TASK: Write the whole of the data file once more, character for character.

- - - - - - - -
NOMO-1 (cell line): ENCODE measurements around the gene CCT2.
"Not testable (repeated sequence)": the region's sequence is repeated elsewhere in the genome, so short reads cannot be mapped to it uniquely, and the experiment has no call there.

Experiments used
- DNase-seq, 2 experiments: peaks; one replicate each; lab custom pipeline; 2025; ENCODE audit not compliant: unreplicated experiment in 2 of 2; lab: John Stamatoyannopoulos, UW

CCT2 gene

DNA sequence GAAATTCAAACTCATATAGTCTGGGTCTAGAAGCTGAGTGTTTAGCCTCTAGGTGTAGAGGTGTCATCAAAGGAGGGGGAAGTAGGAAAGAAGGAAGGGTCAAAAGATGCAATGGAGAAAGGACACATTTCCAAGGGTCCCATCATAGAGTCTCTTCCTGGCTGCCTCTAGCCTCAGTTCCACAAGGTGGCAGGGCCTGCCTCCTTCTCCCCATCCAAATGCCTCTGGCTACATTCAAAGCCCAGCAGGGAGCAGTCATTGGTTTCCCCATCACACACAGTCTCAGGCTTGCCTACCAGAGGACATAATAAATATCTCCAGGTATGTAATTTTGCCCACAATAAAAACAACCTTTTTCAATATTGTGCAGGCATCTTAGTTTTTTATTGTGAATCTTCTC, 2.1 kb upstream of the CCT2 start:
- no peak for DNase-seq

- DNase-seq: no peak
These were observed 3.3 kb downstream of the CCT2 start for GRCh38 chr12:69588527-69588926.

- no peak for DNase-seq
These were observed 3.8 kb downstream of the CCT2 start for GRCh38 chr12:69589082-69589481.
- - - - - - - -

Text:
NOMO-1 (cell line): ENCODE measurements around the gene CCT2.
"Not testable (repeated sequence)": the region's sequence is repeated elsewhere in the genome, so short reads cannot be mapped to it uniquely, and the experiment has no call there.

Experiments used
- DNase-seq, 2 experiments: peaks; one replicate each; lab custom pipeline; 2025; ENCODE audit not compliant: unreplicated experiment in 2 of 2; lab: John Stamatoyannopoulos, UW

CCT2 gene

DNA sequence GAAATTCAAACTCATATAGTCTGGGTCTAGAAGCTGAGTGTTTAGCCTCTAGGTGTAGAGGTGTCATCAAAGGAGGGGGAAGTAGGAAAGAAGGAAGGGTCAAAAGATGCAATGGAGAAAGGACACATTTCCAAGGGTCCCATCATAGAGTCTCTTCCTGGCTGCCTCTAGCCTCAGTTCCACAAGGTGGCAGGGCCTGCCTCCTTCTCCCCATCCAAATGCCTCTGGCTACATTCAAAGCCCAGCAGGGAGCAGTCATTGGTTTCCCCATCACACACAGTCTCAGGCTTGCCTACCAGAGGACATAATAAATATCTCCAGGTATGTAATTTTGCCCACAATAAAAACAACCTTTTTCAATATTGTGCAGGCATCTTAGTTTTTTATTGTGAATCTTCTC, 2.1 kb upstream of the CCT2 start:
- no peak for DNase-seq

- DNase-seq: no peak
These were observed 3.3 kb downstream of the CCT2 start for GRCh38 chr12:69588527-69588926.

- no peak for DNase-seq
These were observed 3.8 kb downstream of the CCT2 start for GRCh38 chr12:69589082-69589481.